WASHINGTON – Floyd Perkins, a Michigan man serving a life sentence for murder, says he has evidence proving his innocence and should be allowed to present it long after the passage of a one-year filing deadline.
The Supreme Court has never resolved whether such deadlines may be waived when prisoners file federal habeas corpus challenges to state-court convictions based on evidence of innocence. Judging from the justices’ questions on Monday in Perkins’ case, their eventual decision is not likely to bring much additional clarity to the situation.
There was some support from the bench for the abstract proposition that deadlines ought not be too rigid. But there was less sympathy for Perkins himself.
Perkins was convicted based largely on the testimony of Damarr Jones, who said he saw Perkins stab a third man in the head in 1993 after the three of them left a house party in Flint, Mich. The third man, Rodney Henderson, was found dead.
Perkins testified that he had parted from the other two men before the killing and later saw his accuser, bloody and agitated. The jury believed Jones.
Over the years, from behind bars, Perkins collected three sworn statements from people who said they had evidence that Jones was the killer. Even though Perkins obtained the last statement in 2002, he did not ask a federal judge to throw out his conviction until 2008. The judge refused, saying it had been filed too late and that, in any event, the statements were just an elaboration of a theme the jury had rejected — that Perkins “was being framed by the prosecution’s lead witness, who himself was responsible for the murder.”
The 6th U.S. Circuit Court of Appeals, in Cincinnati, reversed the part of the ruling concerning the deadline and ordered the trial judge to take another look at the evidence.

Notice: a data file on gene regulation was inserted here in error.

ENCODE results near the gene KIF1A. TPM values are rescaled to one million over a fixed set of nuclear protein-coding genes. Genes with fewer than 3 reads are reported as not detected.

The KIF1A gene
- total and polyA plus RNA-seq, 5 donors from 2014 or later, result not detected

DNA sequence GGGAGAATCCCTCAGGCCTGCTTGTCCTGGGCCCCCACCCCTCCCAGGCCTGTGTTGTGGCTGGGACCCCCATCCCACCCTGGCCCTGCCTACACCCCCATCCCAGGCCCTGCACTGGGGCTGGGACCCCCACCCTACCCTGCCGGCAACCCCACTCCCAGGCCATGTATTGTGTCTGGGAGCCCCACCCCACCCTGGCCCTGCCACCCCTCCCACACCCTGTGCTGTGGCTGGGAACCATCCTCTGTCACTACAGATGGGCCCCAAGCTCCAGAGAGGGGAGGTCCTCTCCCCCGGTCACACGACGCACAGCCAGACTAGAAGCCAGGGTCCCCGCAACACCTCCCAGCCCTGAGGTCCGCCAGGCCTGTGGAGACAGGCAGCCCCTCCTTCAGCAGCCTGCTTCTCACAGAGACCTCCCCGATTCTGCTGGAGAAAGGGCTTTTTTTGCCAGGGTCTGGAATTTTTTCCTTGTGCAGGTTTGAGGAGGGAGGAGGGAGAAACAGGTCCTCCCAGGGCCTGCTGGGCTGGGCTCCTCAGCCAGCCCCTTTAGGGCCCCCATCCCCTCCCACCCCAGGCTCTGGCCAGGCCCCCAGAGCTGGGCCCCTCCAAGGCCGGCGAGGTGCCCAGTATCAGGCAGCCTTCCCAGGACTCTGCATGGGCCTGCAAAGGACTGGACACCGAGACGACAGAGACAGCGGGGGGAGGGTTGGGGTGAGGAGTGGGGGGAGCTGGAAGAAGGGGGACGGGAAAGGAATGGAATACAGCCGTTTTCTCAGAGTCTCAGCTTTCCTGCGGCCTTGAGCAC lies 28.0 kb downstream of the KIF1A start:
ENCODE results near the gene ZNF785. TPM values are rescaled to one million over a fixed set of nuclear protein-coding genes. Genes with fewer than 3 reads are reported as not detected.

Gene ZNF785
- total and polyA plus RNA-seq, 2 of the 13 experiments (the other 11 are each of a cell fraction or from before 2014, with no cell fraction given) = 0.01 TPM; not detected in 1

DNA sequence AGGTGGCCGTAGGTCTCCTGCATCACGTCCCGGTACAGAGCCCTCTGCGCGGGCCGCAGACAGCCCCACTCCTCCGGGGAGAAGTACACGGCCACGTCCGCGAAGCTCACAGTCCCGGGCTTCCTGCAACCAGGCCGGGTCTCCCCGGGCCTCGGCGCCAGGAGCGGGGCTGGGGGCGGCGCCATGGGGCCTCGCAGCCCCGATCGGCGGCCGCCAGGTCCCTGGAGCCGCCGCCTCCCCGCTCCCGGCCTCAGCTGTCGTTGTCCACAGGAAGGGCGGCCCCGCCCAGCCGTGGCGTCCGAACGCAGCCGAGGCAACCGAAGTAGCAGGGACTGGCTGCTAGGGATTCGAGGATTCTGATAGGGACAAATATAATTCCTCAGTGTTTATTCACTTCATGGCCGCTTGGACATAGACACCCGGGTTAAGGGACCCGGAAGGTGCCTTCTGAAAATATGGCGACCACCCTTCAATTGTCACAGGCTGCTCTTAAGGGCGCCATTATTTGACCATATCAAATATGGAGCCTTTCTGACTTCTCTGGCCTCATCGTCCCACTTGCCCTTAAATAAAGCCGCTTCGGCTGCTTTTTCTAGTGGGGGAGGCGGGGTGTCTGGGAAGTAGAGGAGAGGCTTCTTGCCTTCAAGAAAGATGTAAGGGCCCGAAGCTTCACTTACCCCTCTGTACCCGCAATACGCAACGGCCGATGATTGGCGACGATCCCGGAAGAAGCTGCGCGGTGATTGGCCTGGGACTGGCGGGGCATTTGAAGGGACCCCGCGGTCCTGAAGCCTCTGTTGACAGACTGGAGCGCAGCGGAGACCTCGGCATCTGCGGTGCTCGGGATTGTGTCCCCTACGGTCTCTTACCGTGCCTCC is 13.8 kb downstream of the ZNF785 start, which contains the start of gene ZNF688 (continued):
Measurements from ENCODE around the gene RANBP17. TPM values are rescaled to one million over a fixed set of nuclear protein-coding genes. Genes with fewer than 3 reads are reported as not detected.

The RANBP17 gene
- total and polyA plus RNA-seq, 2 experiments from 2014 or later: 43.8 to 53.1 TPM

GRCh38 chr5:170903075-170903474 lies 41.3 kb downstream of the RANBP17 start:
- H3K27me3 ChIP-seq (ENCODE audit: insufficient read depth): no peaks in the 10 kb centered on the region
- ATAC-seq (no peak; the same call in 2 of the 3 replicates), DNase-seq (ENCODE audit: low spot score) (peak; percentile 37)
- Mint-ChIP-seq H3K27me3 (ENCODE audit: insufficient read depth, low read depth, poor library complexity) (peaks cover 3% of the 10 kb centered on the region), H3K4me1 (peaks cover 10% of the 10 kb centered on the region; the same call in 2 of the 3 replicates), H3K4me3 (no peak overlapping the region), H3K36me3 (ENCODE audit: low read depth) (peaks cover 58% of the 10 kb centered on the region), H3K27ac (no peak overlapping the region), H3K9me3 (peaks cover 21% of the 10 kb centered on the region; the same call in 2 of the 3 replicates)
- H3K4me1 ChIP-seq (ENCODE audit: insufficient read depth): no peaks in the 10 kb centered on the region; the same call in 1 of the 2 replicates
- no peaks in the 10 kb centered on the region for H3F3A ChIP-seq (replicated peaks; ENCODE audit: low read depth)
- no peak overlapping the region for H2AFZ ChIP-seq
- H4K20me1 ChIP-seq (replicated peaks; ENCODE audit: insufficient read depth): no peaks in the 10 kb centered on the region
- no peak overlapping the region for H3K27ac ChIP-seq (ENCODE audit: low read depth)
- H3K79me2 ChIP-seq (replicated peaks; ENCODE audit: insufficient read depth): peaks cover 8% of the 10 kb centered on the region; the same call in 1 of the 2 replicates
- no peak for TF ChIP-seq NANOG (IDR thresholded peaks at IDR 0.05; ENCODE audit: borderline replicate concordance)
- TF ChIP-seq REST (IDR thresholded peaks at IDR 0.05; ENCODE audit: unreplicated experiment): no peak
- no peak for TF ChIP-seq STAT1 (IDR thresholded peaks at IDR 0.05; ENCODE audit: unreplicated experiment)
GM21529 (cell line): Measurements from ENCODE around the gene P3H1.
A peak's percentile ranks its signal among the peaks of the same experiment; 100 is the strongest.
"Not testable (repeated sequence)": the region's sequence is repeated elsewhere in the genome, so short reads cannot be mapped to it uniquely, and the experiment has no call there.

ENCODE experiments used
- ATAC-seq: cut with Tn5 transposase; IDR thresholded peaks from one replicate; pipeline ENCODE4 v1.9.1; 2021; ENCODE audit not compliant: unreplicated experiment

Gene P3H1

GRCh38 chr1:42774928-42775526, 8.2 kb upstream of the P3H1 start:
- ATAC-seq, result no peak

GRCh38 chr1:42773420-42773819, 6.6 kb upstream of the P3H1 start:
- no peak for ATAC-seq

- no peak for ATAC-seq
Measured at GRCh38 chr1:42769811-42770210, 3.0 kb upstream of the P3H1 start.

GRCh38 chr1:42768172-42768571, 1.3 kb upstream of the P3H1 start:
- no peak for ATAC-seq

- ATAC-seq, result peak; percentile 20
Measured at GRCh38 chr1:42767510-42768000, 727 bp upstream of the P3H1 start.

Racial remarks case rejected
The court declined to hear a case concerning racially charged remarks at trial by a federal prosecutor in Texas. Justice Sonia Sotomayor, joined by Justice Stephen Breyer, wrote that the decision not to hear the case, Calhoun v. United States, No. 12-6142, had been correct, as the defendant’s lawyer had not objected to the remarks.
A question in the case was whether the defendant knew that his companions were planning to buy drugs. The prosecutor said the circumstances should have made that plain. “You’ve got African-Americans, you’ve got Hispanics, you’ve got a bag full of money,” he said. “Doesn’t that tell you … ‘This is a drug deal?’ ”
Sotomayor wrote that this statement “was pernicious in its attempt to substitute racial stereotype for evidence, and racial prejudice for reason.”
“I hope,” she wrote, “never to see a case like this again.”
She wrote separately, she said, to dispel any doubt about the Supreme Court’s tolerance of such comments.
The court decided Monday against reviewing the century-old ban on corporations making direct contributions to federal candidates. The court without comment declined to hear an appeal from two men who said the court’s 2010 decision in Citizens United v. Federal Election Commission, which allowed corporations and unions to spend unlimited amounts on elections, must also nullify the ban on campaign contributions.
The Washington Post contributed to this report.